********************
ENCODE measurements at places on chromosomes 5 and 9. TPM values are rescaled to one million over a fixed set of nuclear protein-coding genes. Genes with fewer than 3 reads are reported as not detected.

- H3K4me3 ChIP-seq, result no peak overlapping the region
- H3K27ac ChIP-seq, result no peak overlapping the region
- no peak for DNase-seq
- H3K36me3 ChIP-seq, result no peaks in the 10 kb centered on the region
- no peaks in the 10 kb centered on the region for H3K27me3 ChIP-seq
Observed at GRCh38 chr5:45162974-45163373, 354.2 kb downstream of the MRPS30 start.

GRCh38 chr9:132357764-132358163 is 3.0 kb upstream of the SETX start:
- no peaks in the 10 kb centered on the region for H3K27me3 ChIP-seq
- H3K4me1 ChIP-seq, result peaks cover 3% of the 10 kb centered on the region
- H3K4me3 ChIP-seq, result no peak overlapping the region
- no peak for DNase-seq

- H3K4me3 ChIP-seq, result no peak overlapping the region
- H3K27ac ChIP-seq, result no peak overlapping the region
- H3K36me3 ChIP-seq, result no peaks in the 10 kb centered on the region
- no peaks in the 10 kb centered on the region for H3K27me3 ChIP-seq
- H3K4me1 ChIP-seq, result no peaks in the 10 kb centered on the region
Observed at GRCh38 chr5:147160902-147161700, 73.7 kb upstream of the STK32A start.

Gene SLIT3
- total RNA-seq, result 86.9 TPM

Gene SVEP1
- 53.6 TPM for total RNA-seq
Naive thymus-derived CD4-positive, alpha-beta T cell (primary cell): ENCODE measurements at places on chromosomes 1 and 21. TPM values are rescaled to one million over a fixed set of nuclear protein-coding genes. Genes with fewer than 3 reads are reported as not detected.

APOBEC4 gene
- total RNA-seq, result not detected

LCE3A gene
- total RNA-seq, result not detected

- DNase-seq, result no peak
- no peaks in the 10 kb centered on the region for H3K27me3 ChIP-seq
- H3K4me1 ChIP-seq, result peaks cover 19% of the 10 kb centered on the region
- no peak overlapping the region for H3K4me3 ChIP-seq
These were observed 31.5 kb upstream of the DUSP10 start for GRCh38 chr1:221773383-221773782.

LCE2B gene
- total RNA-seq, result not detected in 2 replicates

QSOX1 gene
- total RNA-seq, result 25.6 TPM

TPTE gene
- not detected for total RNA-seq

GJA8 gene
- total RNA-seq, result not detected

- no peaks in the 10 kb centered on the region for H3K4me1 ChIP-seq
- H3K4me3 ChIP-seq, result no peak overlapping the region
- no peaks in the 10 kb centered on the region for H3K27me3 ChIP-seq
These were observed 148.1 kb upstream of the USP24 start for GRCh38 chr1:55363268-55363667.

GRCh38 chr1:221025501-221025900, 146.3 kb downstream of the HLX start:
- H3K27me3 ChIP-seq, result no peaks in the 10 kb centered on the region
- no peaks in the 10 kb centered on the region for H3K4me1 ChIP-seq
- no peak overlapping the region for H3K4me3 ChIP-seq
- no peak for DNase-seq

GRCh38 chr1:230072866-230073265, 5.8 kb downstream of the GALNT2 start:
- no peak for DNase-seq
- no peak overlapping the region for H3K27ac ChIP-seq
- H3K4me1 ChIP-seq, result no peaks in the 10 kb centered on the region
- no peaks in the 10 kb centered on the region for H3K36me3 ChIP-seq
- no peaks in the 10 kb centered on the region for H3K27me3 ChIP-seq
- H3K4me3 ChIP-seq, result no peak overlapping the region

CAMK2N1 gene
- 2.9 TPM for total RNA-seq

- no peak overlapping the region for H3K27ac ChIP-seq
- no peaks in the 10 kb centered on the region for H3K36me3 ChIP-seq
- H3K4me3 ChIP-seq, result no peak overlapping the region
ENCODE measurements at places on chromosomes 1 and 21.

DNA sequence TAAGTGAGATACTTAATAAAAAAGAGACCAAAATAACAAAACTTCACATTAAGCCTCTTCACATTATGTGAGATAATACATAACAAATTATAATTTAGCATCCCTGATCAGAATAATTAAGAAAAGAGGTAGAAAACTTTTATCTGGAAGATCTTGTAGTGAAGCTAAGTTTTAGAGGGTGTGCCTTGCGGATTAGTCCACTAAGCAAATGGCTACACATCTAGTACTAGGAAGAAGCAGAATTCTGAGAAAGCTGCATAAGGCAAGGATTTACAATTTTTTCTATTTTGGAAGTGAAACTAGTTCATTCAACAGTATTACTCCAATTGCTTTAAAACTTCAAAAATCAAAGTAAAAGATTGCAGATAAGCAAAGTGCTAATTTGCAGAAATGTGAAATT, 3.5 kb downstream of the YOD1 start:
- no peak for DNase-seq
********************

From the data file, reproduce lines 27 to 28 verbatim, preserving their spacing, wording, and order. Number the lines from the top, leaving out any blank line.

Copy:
- total RNA-seq, result not detected

- DNase-seq, result no peak